It’s Charity Fraud Awareness Week between 21st-25th October. This annual event aims to raise awareness on fraud in charities and demonstrate the ways to combat it...
Fraud is on the rise in charities and every organisation has a duty to protect their assets and defences so they are as resilient as possible against it. How a charity responds to fraud can affect its reputation, its ability to raise funds and its culture. It can be demoralising for staff if they hear rumours of fraud, where no action is or has been taken or no information about it is communicated. A good fraud response plan enables organisations to respond in an appropriate, measured and consistent way to any allegation of fraud, minimising the financial, reputational and legal risk.
However, this less about ensuring everyone has shared responsibility in reporting suspicions of fraud and more about concentrating on the organisational response mechanisms.
At Sayer Vincent we have seen many fraud response plans that are too theoretical or trying to do too many things. These often exist to communicate responsibilities for reporting and to deter insider fraud by their mere existence or to meet a donor’s expectations.
Despite the name, fraud response plans aren’t usually the “go to” place once a fraud is suspected. One of the issues preventing this is it is very difficult to assign reporting lines and responsibilities because so many frauds have, historically, involved those in more trusted, senior positions.
So how can charities overcome these challenges? Is there a plan and is it 'fit of purpose'?
Often, plans that have been created are written to satisfy donors, the Board, staff and the Charity Commission, and are filed away and never used. Or they are too generic and lack flexibility.
However, there is no ‘one size fits all’ solution. A plan must be flexible and tie in with other policies, such as whistle blowing or other disciplinary procedures. Organisations need to be able to differentiate between responding and investigating. If a fraud is reported, the organisation will first need to decide if it warrants investigation.
The process may not be straightforward – especially if the plan says that all suspected fraud must be reported to the Chief Executive. In this case, what if the CEO is suspected or if it’s a senior person the CEO is keen not to lose?
Broadening the decision-making process
Having just one person responsible for decision making is often where a plan fails. This risks things being swept under the carpet or the suspected fraud not being properly investigated.
Charities must broaden their decision-making process and have a matrix of decision-making so it is clear who can and can’t make decisions on fraud within an organisation. It’s a mistake to rely on one individual. HR, finance and IT, for instance, may need to get involved when a fraud comes to light, as evidence may need to be gathered from financial accounts or emails. HR should be involved from the start to ensure the correct steps are taken.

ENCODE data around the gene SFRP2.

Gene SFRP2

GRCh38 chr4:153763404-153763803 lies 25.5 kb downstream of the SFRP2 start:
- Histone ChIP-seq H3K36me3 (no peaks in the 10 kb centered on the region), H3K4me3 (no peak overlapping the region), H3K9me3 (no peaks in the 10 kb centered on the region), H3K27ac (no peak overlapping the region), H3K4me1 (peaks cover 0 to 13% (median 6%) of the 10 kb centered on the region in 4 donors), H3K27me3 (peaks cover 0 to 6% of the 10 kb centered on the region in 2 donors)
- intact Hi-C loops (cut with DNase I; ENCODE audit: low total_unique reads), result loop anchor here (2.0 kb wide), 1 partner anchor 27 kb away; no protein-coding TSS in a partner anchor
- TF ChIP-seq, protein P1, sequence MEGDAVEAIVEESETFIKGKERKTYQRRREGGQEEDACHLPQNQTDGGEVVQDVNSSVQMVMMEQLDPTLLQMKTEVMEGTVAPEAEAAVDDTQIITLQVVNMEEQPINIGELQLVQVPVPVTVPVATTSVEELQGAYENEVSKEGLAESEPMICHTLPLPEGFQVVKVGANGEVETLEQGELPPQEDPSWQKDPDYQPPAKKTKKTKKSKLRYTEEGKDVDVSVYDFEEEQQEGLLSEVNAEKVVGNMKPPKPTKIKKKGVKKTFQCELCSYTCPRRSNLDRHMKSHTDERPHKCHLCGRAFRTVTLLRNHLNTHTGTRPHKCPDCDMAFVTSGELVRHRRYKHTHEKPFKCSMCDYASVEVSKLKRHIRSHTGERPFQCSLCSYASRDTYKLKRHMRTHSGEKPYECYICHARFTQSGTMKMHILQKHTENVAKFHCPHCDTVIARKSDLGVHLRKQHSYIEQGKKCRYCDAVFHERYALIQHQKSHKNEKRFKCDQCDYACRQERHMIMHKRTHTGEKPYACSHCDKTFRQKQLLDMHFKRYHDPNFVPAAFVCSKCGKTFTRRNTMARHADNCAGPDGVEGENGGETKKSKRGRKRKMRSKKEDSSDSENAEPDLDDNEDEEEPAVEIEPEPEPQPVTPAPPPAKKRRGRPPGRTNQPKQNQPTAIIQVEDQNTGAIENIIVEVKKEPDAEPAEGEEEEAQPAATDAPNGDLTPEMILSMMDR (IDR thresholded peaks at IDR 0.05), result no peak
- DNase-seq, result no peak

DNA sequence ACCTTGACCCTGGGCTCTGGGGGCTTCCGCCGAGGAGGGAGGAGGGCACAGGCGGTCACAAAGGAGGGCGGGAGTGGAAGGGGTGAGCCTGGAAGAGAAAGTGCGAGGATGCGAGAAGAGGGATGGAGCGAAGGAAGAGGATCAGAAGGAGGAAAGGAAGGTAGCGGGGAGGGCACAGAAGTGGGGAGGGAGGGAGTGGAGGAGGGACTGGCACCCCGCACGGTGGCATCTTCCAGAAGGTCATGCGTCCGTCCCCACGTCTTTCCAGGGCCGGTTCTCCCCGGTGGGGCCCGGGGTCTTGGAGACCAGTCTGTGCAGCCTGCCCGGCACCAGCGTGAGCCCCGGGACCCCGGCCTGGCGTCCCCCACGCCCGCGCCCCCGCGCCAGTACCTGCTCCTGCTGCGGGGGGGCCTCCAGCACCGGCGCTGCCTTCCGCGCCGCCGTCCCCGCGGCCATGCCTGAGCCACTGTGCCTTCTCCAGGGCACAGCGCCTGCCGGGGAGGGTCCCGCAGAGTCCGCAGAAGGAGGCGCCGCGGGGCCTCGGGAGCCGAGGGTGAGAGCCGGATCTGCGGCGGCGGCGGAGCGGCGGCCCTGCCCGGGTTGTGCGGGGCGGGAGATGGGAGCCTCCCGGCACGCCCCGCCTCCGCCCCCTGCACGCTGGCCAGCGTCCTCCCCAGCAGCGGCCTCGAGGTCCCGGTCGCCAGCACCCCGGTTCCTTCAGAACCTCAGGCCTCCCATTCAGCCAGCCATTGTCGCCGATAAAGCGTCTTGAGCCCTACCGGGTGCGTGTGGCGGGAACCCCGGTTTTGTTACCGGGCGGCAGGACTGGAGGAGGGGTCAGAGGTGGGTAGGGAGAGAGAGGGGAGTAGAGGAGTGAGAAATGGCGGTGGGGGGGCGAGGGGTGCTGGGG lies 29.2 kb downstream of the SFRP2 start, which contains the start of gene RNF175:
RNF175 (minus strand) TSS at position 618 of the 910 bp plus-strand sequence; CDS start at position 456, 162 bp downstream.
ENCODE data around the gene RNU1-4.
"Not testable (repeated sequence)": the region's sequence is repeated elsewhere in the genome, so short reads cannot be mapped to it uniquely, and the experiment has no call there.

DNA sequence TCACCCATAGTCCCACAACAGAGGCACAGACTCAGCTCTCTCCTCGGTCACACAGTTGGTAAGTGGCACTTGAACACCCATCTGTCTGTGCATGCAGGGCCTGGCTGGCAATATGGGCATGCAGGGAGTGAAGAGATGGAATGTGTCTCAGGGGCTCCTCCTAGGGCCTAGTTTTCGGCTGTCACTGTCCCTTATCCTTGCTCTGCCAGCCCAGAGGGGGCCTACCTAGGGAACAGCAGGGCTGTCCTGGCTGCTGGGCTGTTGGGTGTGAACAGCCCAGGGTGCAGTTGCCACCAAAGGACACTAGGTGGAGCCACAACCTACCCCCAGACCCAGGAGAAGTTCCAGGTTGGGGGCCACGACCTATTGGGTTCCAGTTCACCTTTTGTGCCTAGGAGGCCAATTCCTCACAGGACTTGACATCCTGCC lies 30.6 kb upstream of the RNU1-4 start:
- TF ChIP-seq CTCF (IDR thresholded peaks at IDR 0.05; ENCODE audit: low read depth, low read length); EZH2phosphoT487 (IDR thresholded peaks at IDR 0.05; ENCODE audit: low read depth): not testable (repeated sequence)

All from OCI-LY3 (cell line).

When a fraud is suspected, communication guidelines are needed to cover how and when the organisation communicates with the person suspected. Should this be immediate, at which point the suspected person could potentially remove evidence, or after evidence is gathered? The difficulty is that, in reality, it depends.
How internal and external communications are conducted about an investigation and its outcome should also be planned. Often staff hear rumours and don’t hear anything more. If a fraud is being investigated, charities must communicate the outcome to ensure people know the organisation is taking fraud seriously. This will send a clear message that people can’t get away with fraud. The communications team should also be alerted to ensure they have a media response prepared and that they aren’t caught off guard.
Seeking outside help
While organisations may feel they have an effective fraud response plan they may need guidance from an independent, external source. Legal advice is often necessary to ensure the right procedure is followed and the correct paperwork gathered in case it ends up in a court case. It’s important to know at what point this would be recommended.
Reviewing the plan regularly
Finally, it’s important that once a fraud happens to look at the process and see if the response plan worked. Was it useful and how could it be improved? No one likes having to deal with fraud but it’s something organisations must do.
A robust fraud response plan is a good starting point but it’s important that it isn’t just a paperwork exercise that no one ever refers to and it’s a well-thought out plan, that it is regularly reviewed and adapted to ensure its fit for purpose.